To the Editor:
The Democrats on the Judicial Committee blew it when they let Brett Kavanaugh complete his confirmation hearing without going on the record regarding what he advised President George W. Bush about legalities in torturing enemy combatants, one of the many controversial topics that was likely covered in the 100,000 White House documents that members of the committee were blocked from seeing and the 40,000 documents declared “committee confidential” they were blocked from making public during the hearings.
What Sens. Dick Durbin or Dianne Feinstein should have done is ask the question: “Given that we are not allowed to read, much less make public, what you wrote on ‘enhanced interrogation’ during your time at the White House, would you please take the time here and now to describe, in detail, your role in discussion of that critical issue, the arguments you made at the time, and your rationale for making them, remembering as you do that you are under oath and, hence, can be impeached for lying to Congress if, when these documents eventually come out, you are found to have skirted the truth in your testimony to this committee?”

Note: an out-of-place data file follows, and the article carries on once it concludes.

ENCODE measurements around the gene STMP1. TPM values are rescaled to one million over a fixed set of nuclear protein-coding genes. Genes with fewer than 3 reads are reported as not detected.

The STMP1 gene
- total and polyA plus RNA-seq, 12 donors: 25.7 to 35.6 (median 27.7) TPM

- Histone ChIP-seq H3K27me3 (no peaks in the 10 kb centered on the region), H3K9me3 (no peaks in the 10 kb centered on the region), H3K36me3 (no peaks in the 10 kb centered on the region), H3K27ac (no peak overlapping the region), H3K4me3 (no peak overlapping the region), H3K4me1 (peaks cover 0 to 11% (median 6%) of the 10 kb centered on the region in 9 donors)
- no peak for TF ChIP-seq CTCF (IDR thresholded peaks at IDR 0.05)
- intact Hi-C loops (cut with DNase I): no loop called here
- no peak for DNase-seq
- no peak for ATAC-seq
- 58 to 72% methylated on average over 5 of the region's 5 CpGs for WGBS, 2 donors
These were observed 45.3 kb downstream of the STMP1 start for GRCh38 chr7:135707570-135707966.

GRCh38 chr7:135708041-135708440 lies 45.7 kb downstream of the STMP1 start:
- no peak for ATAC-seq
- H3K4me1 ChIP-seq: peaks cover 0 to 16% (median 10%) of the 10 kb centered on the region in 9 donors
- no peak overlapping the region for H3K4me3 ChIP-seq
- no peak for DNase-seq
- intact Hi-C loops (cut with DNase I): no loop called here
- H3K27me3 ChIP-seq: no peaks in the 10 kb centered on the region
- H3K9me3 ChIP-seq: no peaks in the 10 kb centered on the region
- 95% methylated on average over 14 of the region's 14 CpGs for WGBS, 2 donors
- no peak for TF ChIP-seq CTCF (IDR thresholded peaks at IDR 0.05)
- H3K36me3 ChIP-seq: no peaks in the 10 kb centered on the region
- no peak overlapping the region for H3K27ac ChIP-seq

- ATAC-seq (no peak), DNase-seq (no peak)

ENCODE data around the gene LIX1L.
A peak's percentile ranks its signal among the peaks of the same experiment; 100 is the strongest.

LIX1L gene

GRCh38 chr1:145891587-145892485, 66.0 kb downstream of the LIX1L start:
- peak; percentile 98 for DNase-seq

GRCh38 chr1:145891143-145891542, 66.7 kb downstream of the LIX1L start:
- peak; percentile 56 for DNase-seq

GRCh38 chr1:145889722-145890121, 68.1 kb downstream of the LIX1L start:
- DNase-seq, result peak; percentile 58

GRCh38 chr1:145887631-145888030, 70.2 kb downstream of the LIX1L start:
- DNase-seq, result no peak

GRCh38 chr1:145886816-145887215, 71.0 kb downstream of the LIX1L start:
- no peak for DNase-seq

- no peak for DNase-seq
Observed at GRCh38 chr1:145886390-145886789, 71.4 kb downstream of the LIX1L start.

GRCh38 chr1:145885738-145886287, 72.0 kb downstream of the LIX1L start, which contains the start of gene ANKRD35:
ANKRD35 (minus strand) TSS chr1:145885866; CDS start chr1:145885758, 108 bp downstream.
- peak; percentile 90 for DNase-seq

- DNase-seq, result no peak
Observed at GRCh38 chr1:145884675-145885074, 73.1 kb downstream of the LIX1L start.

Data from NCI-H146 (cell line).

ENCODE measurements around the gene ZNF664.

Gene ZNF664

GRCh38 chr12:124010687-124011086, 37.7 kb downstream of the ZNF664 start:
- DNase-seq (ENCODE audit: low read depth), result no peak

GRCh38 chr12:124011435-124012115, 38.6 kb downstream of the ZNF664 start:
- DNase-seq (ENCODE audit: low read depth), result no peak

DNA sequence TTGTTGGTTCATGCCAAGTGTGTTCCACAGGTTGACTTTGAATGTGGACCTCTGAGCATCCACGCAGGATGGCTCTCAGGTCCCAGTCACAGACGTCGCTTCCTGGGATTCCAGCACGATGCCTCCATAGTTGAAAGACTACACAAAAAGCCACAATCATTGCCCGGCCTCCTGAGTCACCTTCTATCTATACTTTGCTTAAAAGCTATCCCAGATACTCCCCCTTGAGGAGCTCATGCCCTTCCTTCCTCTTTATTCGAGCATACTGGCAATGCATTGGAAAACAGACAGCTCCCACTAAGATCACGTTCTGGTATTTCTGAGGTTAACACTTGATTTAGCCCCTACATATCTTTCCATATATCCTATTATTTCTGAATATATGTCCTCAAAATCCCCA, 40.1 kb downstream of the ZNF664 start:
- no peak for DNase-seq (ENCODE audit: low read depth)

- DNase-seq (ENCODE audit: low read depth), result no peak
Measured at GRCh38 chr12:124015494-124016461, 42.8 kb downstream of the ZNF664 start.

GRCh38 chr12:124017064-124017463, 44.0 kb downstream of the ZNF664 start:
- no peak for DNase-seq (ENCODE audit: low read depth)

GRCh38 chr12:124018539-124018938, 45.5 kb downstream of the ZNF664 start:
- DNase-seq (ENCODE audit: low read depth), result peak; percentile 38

But, all might not yet be lost. Other people must have been aware of what Kavanaugh argued at the time and may even have copies of what he wrote.
These people must be given the opportunity to testify to the committee, if time permits, or urged to publish their information as soon as possible as broadly as possible.